All of Egypt's royal mummies will get identity checks after scientists found one was wrongly identified as a pharaoh, Egypt's chief archeologist said last week .
Zahi Hawass, secretary general of Egypt's Supreme Council of Antiquities, said he would use computed tomography scanning and DNA to test more than 40 royal mummies at the Egyptian Museum in Cairo.
In June, the mummy long thought to have been King Tuthmosis I was found to be a young man who died from an arrow wound, Hawass said. History showed Tuthmosis I died in his 60s.
"I am now questioning all the mummies," he said in an interview. "We have to check them all again."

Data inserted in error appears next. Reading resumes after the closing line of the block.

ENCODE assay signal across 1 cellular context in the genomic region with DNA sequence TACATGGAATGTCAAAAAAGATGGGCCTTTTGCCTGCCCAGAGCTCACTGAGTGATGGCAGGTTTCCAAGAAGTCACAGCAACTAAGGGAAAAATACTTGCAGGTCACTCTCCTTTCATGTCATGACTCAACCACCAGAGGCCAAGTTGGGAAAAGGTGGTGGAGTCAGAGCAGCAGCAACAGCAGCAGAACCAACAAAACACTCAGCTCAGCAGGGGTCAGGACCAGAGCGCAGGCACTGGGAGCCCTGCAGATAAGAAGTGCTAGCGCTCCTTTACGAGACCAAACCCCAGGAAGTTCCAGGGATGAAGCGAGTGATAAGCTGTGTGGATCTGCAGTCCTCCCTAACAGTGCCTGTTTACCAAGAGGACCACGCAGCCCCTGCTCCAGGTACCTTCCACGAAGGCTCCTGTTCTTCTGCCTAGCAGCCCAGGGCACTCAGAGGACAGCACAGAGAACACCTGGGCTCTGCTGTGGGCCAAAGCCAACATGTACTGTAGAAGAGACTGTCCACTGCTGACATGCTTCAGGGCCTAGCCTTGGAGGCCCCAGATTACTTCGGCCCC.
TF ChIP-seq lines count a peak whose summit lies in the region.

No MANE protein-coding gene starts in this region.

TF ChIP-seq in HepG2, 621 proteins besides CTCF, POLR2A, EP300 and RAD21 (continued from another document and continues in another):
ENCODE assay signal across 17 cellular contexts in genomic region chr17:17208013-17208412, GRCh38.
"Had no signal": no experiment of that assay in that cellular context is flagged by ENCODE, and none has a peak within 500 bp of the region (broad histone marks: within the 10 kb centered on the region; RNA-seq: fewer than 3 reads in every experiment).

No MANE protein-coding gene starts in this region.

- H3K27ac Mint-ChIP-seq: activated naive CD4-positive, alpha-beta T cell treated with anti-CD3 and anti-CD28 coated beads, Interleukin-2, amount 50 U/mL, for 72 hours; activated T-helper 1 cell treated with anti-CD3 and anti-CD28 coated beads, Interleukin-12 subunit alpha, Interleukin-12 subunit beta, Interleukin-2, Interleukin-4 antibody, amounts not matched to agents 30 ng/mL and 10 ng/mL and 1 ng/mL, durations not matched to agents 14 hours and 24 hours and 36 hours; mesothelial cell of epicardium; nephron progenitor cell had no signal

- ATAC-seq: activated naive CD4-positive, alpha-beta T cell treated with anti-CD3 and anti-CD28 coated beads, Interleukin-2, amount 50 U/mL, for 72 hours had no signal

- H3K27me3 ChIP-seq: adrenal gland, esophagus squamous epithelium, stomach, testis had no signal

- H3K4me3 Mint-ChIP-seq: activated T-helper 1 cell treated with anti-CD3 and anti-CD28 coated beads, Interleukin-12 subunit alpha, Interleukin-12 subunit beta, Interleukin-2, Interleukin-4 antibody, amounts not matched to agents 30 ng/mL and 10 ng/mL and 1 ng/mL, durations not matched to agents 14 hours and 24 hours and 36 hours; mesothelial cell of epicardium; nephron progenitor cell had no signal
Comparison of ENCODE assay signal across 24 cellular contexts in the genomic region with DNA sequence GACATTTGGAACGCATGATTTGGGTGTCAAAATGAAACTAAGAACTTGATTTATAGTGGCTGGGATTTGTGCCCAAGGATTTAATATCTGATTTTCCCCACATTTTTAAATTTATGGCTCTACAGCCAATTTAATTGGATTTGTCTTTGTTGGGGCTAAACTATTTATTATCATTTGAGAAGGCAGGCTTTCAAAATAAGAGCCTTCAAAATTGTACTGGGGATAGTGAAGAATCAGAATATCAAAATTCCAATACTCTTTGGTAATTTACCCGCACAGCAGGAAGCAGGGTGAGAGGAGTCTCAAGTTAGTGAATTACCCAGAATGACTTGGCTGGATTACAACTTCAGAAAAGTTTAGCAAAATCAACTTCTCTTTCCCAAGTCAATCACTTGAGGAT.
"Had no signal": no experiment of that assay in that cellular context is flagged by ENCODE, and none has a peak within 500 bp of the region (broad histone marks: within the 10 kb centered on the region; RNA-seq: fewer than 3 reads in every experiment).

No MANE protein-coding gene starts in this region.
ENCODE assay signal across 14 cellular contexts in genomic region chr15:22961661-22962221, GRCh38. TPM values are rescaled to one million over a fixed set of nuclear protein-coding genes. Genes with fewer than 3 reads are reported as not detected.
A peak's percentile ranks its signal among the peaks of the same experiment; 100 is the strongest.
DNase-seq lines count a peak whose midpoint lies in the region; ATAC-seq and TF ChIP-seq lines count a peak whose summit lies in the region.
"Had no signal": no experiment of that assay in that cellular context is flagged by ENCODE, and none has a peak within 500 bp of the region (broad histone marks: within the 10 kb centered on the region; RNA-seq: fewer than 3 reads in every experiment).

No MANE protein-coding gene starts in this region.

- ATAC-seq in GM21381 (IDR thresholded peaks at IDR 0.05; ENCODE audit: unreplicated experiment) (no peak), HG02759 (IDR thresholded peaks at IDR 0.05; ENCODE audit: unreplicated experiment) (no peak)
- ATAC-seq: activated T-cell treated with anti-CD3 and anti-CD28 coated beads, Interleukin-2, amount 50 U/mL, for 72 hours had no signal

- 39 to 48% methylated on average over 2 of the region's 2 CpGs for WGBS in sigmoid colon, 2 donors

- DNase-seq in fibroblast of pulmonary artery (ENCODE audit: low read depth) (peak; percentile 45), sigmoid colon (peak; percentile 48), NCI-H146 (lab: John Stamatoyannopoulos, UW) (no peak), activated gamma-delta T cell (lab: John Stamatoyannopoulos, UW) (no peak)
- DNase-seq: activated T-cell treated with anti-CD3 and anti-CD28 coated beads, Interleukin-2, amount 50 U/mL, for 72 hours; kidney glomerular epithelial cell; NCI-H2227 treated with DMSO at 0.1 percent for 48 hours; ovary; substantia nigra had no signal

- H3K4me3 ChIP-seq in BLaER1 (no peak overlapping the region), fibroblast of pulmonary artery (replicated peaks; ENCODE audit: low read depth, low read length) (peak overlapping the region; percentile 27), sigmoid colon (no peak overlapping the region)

Many royal mummies were taken from their tombs and hidden elsewhere to protect them from desecration and looting hundreds of years after their deaths.
Hawass said the ancient mummy of Tuthmosis I's daughter, Queen Hatshepsut, had been identified and it was found she had been a fat woman in her 50s, with diabetes and rotten teeth, who died of bone cancer. Her DNA had also been matched to Ahmose Nefertari, who Hawass described as Hatshepsut's grandmother.